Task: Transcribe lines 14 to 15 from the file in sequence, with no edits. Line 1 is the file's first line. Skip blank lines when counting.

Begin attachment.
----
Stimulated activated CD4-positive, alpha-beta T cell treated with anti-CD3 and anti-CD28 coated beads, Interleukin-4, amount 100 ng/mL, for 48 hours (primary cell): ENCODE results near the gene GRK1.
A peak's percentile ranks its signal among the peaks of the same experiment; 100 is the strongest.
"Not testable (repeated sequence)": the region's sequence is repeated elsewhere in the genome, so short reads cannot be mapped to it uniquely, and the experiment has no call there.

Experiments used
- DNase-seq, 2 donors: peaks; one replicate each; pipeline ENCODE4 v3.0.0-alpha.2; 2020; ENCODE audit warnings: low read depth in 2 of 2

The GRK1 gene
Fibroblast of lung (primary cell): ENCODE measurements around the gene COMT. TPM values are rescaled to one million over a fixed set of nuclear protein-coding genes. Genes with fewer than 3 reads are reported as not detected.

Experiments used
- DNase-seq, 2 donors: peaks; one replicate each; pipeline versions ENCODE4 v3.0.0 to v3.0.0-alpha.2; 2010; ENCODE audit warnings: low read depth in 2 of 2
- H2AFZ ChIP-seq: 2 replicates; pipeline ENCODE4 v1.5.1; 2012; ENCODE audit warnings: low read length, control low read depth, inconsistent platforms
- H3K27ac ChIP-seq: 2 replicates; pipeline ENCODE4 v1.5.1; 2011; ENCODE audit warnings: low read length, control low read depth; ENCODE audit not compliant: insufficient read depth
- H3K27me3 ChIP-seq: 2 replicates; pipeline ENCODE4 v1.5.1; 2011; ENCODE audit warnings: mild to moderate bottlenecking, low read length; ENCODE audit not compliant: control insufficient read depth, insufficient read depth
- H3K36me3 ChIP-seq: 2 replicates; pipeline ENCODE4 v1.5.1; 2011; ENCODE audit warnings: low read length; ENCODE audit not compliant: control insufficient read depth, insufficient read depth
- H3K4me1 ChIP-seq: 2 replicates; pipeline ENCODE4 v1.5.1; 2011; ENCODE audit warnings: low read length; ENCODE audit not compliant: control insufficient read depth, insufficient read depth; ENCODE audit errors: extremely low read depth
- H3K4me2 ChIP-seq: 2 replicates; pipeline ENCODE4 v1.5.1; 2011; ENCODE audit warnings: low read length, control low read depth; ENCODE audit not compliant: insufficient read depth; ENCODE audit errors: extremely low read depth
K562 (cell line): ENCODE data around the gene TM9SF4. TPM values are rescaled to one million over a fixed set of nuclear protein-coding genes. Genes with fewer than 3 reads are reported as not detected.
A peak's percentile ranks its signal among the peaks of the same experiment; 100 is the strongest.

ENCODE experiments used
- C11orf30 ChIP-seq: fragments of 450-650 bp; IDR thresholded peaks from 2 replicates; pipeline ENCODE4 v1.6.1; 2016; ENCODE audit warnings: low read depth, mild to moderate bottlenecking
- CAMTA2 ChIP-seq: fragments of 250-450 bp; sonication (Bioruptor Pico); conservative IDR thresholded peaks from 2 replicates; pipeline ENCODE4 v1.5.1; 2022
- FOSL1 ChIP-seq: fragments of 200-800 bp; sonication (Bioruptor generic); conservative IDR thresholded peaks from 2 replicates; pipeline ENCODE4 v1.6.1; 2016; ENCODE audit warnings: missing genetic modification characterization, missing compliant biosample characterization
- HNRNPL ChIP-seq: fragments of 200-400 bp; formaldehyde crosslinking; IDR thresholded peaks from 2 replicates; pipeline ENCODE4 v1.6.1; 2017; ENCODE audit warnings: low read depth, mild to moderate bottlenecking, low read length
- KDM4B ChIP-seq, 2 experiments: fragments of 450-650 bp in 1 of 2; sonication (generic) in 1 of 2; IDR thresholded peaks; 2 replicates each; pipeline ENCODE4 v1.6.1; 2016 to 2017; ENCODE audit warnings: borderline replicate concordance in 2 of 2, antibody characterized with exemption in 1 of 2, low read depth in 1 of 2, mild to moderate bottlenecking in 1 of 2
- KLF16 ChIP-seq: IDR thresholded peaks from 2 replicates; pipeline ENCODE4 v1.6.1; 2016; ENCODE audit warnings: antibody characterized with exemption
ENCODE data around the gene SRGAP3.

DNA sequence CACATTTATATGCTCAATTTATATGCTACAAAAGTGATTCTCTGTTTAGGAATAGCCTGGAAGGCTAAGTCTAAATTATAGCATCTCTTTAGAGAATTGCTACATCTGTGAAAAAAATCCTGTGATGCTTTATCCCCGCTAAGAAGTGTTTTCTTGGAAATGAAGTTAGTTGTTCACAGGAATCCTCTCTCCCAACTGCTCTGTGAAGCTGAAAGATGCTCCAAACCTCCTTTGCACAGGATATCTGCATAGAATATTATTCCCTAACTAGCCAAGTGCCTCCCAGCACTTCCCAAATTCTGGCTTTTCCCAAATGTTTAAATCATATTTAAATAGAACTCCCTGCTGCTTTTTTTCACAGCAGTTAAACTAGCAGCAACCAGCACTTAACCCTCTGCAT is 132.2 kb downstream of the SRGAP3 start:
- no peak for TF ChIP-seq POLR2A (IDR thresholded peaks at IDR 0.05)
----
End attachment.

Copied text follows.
- H3K4me1 ChIP-seq: 2 replicates; pipeline ENCODE4 v1.5.1; 2011; ENCODE audit warnings: low read length; ENCODE audit not compliant: control insufficient read depth, insufficient read depth; ENCODE audit errors: extremely low read depth
- H3K4me2 ChIP-seq: 2 replicates; pipeline ENCODE4 v1.5.1; 2011; ENCODE audit warnings: low read length, control low read depth; ENCODE audit not compliant: insufficient read depth; ENCODE audit errors: extremely low read depth